Of course many Russians are also drawn to Europe, and millions of them have left and settled there, but it’s not the same. Brzezinski puts Putin’s neo-imperial policies down to naivety, and even tries to explain to him that the leaders of Russia’s minority republics are insincere when they pledge their loyalty to him. However, Putin is not driven by naivety, but by the knowledge that a majority of Russians probably support him – something Brzezinski is also silent about. To the Russian mindset, however, Ukraine and other colonies belong to Russia, and whether this was their ‘free choice’ or they were forced into it, they are now part of Russia for ever.

The Russian mindset

The Russian state does not understand the concept of equality, of equal rights. It understands subjugation (for two and a half centuries it was itself part of the Mongol Empire) and it understands domination, having laid claim to be the Third Rome and rule the world after the fall of Constantinople (the ‘Second Rome’) in 1453. The Russian people think the way they do not because they are evil, but because of the way they have themselves been treated by their successive rulers. They have not only been subjugated in the same way as Russia’s colonial subjects, but have been forced to bear the weight of the Empire, first as serfs, and afterwards as nominally free people but without the right to land, self-government or real representation in the organs of power, a situation that persists to this day.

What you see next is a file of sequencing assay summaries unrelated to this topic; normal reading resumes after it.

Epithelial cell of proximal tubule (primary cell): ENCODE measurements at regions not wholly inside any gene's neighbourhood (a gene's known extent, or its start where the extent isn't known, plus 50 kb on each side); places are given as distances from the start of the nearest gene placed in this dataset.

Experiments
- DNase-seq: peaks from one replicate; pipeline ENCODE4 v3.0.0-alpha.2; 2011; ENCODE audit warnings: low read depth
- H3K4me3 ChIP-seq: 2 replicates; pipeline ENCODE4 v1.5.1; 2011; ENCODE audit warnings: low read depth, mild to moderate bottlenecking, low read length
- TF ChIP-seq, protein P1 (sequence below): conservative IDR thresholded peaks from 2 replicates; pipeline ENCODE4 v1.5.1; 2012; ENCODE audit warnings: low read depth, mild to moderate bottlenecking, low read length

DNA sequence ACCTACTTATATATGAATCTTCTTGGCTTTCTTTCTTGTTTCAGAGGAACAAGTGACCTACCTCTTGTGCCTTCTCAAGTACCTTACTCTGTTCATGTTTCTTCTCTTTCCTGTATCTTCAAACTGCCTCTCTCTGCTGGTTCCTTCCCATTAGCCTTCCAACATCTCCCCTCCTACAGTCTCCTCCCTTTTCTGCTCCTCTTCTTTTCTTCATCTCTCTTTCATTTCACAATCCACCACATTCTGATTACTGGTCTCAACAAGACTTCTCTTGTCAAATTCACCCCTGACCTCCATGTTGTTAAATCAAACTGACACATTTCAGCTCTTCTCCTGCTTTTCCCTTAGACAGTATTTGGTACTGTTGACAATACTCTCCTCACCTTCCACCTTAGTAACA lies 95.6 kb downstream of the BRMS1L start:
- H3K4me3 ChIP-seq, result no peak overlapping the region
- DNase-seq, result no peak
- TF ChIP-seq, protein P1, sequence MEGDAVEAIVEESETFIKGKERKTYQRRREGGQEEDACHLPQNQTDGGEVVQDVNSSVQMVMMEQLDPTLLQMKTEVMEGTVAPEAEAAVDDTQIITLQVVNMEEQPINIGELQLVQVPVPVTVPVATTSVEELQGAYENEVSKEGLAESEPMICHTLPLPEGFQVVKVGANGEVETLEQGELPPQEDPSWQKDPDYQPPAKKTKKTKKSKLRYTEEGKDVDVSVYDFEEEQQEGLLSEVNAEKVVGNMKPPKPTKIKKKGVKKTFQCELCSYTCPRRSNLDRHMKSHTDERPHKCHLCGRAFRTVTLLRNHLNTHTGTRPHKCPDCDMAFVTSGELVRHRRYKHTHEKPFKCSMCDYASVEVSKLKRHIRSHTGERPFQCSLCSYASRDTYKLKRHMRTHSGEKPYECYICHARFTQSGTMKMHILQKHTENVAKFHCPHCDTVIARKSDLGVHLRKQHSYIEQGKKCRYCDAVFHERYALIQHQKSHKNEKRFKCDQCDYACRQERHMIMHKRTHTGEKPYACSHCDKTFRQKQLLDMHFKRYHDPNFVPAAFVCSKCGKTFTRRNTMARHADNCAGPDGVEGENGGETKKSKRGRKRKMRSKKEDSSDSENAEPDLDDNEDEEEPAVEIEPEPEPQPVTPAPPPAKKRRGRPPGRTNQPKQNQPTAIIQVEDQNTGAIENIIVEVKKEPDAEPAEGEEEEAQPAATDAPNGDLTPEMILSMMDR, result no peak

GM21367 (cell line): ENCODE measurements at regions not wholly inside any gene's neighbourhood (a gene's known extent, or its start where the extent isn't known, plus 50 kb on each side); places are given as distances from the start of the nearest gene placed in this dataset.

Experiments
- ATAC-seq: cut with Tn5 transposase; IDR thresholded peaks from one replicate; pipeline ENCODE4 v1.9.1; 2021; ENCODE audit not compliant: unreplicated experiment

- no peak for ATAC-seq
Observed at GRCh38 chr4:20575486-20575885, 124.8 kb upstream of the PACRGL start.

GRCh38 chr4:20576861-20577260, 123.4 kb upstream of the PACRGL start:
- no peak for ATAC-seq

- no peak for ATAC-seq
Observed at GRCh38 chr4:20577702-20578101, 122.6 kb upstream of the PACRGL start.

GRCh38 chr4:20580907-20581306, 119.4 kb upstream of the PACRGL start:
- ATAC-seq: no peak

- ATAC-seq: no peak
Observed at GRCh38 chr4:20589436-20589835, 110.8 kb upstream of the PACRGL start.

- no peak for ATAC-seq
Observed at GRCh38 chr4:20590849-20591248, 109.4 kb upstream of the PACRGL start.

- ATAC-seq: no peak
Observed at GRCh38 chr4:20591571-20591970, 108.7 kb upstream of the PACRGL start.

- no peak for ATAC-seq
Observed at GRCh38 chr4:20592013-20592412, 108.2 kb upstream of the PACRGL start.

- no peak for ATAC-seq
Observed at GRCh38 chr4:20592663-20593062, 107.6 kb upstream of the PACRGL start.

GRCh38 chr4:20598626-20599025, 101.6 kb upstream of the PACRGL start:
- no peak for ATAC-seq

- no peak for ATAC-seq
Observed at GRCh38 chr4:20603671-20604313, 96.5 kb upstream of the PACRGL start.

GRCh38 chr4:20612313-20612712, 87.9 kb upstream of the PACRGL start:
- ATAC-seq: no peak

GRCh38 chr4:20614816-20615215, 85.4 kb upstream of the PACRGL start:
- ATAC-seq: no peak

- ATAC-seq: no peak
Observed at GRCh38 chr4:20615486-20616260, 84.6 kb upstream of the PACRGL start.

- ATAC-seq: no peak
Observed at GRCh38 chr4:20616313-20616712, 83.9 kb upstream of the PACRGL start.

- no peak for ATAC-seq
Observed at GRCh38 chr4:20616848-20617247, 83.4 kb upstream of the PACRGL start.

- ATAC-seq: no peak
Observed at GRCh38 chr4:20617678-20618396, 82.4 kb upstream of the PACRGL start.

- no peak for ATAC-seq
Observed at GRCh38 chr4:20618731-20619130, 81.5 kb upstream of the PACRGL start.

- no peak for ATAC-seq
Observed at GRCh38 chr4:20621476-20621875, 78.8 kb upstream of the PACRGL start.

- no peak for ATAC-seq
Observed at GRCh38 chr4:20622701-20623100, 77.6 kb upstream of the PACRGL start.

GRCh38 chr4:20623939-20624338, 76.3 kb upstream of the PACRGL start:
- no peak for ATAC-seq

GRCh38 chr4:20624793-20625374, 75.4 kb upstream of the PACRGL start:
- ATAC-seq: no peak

Ethnic Russians, with the exception of their self-appointed ruling elites, have been no freer than their colonial peoples. Indeed, after freeing itself from the Mongol yoke at the end of the 15th century, Russia didn’t turn into a nation state, but set out to conquer the Volga region, followed by the Urals and Siberia, and so became a multinational state. Imperial great power chauvinism replaced the defensive nationalism that had developed under the Mongols.

Real Russian nationalism would recognise the right of minority groups to self-determination.

Nowadays there is a lot of talk about a Russian national state: what the term often implies is the entire current multinational federation, but with the present nominal borders of the pseudo-autonomous federal territories removed. In fact those who hold this view would also like to remove the borders of former Soviet, now independent, republics such as Ukraine and to recreate the Soviet Union. However, real Russian nationalism would recognise the right of minority groups to self-determination and would continue to have good relations with them after they had become independent of Moscow. Then people of different nationalities and faiths, Russians and non-Russians, could live and exercise their full civil rights peacefully in Russia or these other states. But a state built on non-democratic principles, where all are officially equal but one group is much more equal than the others, cannot become a democracy without radical social and psychological change.